Purpose: For very low solubility (< 10 µg/mL in intestinal fluid) compounds, dissolution rate in the upper GI tract can limit absorption, even for amorphous formulations. These compounds are often formulated as amorphous solid dispersions (ASDs). The active loading of these formulations is typically limited to less than 25% in order to promote rapid dispersion of the ASD into drug-rich nanoparticles that subsequently provide rapid dissolution rate in the upper GI tract. The goal of this work is to demonstrate the feasibility of developing a formulation with higher active loading by preparing amorphous nanoparticles intrinsic to the formulation rather than relying on their formation in situ.
Methods: Itraconazole (ITZ, logP = 6, aqueous solubility < 0.01 µg/mL) was selected as a model compound. Nanoparticles of ITZ with polymers and/or surfactants were prepared by forming oil-in-water (o/w) emulsions with a high shear homogenizer (Microfluidics M110S). ITZ and selected polymers were dissolved in dichloromethane (DCM) as the oil phase and water (with or without surfactant) was the water phase. DCM was subsequently removed by rotary evaporation to create an aqueous nanoparticle suspension. Nanoparticles were then spray dried with a matrix polymer to form a dry powder and enable resuspension of the nanoparticles upon hydration. The spray dried nanoparticles (SDNPs) were tested for dissolution performance in simulated gastric and intestinal media using 0.2, 0.45, and 1 micron syringe filters.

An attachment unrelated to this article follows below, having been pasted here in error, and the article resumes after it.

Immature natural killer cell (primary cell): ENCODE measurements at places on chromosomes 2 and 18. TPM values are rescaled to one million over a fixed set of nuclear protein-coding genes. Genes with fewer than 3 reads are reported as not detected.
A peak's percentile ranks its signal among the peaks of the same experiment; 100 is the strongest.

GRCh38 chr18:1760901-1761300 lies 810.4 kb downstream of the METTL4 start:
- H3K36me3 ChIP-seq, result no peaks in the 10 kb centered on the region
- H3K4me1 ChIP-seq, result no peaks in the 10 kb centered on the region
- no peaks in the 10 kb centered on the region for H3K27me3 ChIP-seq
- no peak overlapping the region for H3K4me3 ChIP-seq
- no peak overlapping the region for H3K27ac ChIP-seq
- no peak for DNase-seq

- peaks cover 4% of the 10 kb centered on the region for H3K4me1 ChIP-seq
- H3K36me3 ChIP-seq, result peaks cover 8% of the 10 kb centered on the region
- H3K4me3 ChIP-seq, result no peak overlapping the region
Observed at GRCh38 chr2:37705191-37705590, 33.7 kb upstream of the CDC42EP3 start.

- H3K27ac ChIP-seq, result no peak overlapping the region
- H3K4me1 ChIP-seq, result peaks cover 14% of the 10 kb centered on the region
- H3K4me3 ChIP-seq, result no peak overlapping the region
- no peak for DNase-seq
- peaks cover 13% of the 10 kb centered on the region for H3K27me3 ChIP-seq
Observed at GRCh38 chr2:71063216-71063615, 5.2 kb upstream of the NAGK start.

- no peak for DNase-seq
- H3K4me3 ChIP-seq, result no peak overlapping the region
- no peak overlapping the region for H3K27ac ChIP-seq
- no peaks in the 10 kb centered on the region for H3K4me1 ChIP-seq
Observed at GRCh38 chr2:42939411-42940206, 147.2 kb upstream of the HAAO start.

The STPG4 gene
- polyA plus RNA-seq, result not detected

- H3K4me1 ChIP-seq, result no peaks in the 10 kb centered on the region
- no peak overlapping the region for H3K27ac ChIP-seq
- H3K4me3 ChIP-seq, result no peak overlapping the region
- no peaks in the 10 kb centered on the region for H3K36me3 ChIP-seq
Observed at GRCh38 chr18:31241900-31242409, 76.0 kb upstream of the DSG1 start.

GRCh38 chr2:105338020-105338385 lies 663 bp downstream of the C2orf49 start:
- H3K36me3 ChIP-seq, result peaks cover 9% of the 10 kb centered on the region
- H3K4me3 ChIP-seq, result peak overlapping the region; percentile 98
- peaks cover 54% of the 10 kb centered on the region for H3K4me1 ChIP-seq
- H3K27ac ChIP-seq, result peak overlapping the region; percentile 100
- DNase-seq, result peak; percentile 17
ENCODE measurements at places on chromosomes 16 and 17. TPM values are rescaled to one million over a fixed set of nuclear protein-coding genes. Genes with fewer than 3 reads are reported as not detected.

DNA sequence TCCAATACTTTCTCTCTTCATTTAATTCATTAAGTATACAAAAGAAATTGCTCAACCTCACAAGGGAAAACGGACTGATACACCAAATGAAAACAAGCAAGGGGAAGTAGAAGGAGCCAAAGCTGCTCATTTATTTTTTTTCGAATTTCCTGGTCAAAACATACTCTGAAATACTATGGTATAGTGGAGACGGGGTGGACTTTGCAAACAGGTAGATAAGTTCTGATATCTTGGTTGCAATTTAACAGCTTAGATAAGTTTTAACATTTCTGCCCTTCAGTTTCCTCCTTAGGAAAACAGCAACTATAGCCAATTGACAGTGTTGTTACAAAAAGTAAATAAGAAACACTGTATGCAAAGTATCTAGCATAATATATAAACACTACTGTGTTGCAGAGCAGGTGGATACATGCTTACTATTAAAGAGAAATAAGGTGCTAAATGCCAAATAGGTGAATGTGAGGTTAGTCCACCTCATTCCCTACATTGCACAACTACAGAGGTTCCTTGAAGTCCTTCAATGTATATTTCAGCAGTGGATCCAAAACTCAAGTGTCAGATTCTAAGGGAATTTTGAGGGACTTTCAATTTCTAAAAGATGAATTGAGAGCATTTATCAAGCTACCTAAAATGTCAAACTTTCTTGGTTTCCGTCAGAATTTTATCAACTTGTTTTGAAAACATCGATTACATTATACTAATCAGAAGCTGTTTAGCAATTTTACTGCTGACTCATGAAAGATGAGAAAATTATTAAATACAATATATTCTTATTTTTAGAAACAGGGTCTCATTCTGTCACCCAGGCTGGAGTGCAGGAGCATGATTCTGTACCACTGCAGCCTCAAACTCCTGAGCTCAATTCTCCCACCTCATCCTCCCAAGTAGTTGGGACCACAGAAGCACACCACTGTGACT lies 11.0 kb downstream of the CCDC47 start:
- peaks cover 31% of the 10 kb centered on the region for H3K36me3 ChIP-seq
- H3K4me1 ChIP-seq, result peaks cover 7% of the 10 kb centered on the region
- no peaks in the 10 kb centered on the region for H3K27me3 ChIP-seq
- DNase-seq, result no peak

Results: Stable nanoparticles of ITZ with ≥ 80% drug loading and a size of < 150 nm can be formed with the addition of ammonio methacrylate copolymer (Eudragit RL), which has a cationic charge density of 0.6 mmol/g from quaternary ammonium groups. When these nanoparticles are encapsulated in a reverse enteric matrix (Smartseal) at 40% active loading, the nanoparticles disperse in simulated gastric media in < 5 min with > 80% of the nanoparticles passing through 0.45 micron filter. Gastric erodible tablets can be prepared by direct compression of these powders.
Conclusion: A high concentration of amorphous nanoparticles of a low solubility compound can be delivered to the upper GI tract by preparing high loaded amorphous nanoparticles stabilized in a polymer matrix. Using this approach, very low solubility compounds may be formulated at higher loading, providing an alternative formulation approach to low loading ASDs for these challenging compounds.